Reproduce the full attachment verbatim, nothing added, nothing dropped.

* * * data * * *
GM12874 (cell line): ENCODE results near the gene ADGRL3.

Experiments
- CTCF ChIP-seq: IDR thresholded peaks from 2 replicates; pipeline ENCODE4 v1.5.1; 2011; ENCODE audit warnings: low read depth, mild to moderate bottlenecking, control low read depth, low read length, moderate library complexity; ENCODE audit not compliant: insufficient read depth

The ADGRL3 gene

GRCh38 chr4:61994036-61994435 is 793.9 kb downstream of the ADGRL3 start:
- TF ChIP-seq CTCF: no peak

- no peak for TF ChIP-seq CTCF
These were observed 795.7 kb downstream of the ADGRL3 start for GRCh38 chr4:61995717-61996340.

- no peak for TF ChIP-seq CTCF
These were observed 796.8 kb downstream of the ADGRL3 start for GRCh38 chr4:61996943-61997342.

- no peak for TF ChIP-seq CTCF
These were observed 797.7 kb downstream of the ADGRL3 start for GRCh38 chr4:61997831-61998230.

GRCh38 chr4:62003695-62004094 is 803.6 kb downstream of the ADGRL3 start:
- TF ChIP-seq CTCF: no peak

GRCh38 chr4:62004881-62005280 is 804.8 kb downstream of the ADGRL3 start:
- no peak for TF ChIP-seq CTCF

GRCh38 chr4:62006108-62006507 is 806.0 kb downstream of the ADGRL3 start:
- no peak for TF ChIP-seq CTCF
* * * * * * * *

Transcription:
GM12874 (cell line): ENCODE results near the gene ADGRL3.

Experiments
- CTCF ChIP-seq: IDR thresholded peaks from 2 replicates; pipeline ENCODE4 v1.5.1; 2011; ENCODE audit warnings: low read depth, mild to moderate bottlenecking, control low read depth, low read length, moderate library complexity; ENCODE audit not compliant: insufficient read depth

The ADGRL3 gene

GRCh38 chr4:61994036-61994435 is 793.9 kb downstream of the ADGRL3 start:
- TF ChIP-seq CTCF: no peak

- no peak for TF ChIP-seq CTCF
These were observed 795.7 kb downstream of the ADGRL3 start for GRCh38 chr4:61995717-61996340.

- no peak for TF ChIP-seq CTCF
These were observed 796.8 kb downstream of the ADGRL3 start for GRCh38 chr4:61996943-61997342.

- no peak for TF ChIP-seq CTCF
These were observed 797.7 kb downstream of the ADGRL3 start for GRCh38 chr4:61997831-61998230.

GRCh38 chr4:62003695-62004094 is 803.6 kb downstream of the ADGRL3 start:
- TF ChIP-seq CTCF: no peak

GRCh38 chr4:62004881-62005280 is 804.8 kb downstream of the ADGRL3 start:
- no peak for TF ChIP-seq CTCF

GRCh38 chr4:62006108-62006507 is 806.0 kb downstream of the ADGRL3 start:
- no peak for TF ChIP-seq CTCF